Once upon a time there was an alien called Natalie. Or Nat to his friends. Nat informs us that it's this thing that these alien creatures do where they shorten names for their friends as a term of affection and we wouldn't understand because we are human. And so we enter the whimsical storytelling world of Stuart Bowden with his new show When Our Molecules Meet Again* Let’s Hope They Remember What to Do *Probably in Space.
We follow Nat as he arrives on Earth and hear the alien's observations on the nature of humans and their peculiar behaviours and way of thinking. This leads Nat to begin questioning his own thoughts on life, death and everything in between, particularly after meeting up with his alien nemesis Sammy. There's a playful nature to Nat's personality but it's also laced with melancholy and loneliness that's demonstrated through some singing and music.
There's an overarching theme in When Our Molecules Meet... of not sweating over the little stuff and accepting what happens in life. Bowden further emphasises this idea by having Nat reading his own story to us off a script. Despite this being his own personal account of what happened, there are numerous moments when Nat loses his place and anxiously tries to locate where he's up to or his looping pedals and sound don't work quite the way they should so he goes back and re-does the line.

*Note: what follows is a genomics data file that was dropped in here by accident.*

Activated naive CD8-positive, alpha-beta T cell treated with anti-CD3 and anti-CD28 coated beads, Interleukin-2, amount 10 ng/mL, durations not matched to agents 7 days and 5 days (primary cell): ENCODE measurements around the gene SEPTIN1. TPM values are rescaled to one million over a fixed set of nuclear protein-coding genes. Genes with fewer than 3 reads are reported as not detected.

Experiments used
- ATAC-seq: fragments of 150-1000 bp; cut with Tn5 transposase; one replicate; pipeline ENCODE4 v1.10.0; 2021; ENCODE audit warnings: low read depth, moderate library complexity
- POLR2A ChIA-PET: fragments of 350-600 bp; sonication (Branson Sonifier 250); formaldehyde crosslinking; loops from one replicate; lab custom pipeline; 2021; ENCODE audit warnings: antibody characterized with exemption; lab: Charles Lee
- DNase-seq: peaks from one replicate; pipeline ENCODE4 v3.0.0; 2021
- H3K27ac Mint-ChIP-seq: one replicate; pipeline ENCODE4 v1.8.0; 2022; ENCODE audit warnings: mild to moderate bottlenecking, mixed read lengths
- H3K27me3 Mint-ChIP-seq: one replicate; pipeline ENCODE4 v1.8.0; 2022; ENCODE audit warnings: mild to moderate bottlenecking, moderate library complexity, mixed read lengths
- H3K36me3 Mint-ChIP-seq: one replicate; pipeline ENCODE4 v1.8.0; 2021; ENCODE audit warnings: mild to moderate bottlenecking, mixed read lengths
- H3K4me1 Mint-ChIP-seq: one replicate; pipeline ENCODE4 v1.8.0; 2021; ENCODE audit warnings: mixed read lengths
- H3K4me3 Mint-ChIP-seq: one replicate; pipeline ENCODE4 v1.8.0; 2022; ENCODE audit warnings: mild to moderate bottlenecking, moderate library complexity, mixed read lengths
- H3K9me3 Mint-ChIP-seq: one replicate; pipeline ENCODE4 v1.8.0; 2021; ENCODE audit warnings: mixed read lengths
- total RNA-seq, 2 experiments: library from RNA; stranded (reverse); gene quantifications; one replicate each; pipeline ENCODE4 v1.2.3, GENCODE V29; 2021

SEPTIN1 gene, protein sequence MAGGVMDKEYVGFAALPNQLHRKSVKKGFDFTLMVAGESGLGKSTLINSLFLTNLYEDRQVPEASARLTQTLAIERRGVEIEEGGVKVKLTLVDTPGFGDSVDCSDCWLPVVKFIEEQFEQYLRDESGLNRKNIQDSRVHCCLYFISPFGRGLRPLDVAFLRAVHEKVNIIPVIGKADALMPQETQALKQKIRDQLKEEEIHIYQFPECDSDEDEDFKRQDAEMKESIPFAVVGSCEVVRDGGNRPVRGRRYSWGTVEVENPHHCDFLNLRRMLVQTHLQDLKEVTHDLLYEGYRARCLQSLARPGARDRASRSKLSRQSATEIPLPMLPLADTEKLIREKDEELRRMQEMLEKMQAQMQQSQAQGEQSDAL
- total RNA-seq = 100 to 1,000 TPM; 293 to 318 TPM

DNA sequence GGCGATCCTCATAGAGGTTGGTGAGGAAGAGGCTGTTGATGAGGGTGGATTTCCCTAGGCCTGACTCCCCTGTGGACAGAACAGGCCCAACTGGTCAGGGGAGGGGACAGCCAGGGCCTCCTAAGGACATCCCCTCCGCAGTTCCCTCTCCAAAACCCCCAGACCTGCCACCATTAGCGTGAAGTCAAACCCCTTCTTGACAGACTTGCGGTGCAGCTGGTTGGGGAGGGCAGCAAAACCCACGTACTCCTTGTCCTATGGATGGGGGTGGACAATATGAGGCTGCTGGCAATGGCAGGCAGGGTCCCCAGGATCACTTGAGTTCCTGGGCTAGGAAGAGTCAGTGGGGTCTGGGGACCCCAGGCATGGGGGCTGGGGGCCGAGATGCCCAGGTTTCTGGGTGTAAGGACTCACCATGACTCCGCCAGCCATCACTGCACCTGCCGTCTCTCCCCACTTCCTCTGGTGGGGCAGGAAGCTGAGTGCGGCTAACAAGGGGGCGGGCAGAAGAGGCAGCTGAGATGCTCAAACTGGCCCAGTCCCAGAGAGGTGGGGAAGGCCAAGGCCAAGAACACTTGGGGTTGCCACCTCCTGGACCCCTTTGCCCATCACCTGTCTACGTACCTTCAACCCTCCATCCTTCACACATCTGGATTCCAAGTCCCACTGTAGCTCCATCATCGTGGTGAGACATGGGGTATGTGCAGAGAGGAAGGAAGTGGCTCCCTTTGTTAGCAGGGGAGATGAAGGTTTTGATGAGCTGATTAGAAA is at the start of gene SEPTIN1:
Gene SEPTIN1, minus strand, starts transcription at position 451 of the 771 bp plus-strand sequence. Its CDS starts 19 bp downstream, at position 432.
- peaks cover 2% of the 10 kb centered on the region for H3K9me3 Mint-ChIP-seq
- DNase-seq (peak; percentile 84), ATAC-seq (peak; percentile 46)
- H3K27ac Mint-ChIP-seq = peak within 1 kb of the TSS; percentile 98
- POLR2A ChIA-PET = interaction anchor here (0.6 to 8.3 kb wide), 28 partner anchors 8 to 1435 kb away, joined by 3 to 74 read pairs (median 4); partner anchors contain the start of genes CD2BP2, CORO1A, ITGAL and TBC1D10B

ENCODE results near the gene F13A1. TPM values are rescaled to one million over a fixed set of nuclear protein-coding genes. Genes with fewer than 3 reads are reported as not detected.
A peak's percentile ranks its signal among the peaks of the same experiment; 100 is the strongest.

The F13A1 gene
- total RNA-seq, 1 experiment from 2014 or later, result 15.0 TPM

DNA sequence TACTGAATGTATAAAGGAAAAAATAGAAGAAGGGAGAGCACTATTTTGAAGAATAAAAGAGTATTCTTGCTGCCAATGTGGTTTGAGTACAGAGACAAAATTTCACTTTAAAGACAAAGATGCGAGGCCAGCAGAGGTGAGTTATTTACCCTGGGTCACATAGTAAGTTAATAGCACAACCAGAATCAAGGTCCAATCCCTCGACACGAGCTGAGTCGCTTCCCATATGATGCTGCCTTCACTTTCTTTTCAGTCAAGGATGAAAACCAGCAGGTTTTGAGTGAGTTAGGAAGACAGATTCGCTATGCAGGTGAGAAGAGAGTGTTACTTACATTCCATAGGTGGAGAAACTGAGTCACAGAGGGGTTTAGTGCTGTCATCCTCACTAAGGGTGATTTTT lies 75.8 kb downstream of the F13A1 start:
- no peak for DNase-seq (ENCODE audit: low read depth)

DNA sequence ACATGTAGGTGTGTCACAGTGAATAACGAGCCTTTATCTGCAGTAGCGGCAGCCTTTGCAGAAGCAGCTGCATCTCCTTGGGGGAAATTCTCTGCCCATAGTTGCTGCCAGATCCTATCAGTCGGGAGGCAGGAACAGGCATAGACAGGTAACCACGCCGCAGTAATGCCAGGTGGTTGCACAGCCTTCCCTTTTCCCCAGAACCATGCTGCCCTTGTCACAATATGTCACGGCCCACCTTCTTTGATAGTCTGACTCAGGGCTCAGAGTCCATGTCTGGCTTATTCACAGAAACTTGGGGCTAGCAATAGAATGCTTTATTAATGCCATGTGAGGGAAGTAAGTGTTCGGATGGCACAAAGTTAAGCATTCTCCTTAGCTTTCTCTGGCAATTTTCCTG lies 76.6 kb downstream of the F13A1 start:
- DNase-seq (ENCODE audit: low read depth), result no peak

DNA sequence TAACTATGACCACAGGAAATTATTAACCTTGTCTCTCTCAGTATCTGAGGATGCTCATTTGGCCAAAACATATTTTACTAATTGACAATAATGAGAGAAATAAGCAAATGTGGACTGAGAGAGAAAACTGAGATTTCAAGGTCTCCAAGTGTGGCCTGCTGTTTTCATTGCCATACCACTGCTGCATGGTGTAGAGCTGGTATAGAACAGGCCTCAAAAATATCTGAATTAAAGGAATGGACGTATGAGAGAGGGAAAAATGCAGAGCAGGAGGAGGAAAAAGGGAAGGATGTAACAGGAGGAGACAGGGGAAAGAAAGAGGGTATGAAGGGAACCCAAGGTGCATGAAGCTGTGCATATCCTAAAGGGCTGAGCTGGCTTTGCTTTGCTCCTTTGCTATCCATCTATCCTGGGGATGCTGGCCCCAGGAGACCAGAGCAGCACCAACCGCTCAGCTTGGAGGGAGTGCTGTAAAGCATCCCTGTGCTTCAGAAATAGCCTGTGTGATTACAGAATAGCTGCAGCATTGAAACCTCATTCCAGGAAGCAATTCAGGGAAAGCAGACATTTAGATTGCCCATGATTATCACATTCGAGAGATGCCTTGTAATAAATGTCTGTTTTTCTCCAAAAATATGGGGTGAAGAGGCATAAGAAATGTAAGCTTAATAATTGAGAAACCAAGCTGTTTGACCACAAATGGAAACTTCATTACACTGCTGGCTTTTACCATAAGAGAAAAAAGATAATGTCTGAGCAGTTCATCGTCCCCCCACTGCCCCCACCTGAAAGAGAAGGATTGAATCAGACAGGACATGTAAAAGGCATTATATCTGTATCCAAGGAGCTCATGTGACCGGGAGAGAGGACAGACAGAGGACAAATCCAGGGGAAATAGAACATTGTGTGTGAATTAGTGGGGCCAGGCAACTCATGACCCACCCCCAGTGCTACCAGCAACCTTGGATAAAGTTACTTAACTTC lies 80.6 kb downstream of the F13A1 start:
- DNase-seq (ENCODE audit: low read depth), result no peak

No matter how prepared we are for something or how confident we feel, there's always the possibility that it won't go according to plan and how we react to it is what shapes who we become. Nat's deadpan reactions to the earlier mentioned difficulties in the show become his most endearing quality.
When Our Molecules Meet is an oddly charming show that will find its way into your heart and mind, and have you walking out feeling more calm about your own life and perhaps offering some clarity and perspective on it too. It's impossible to not lose yourself in Bowden's highly descriptive and engaging surreal storytelling about dancing like no one is watching and simply trying to be happy.
Click here to read my interview with Stuart Bowden.
Venue: Arts House, 521 Queensberry St, North Melbourne.
Season: until 22 September | Tues - Sat 8:00pm, Sun 7:00pm
Length: 60 minutes
Tickets: $25 Full | $20 Conc | $18 Group 6+
Bookings: Melbourne Fringe Festival
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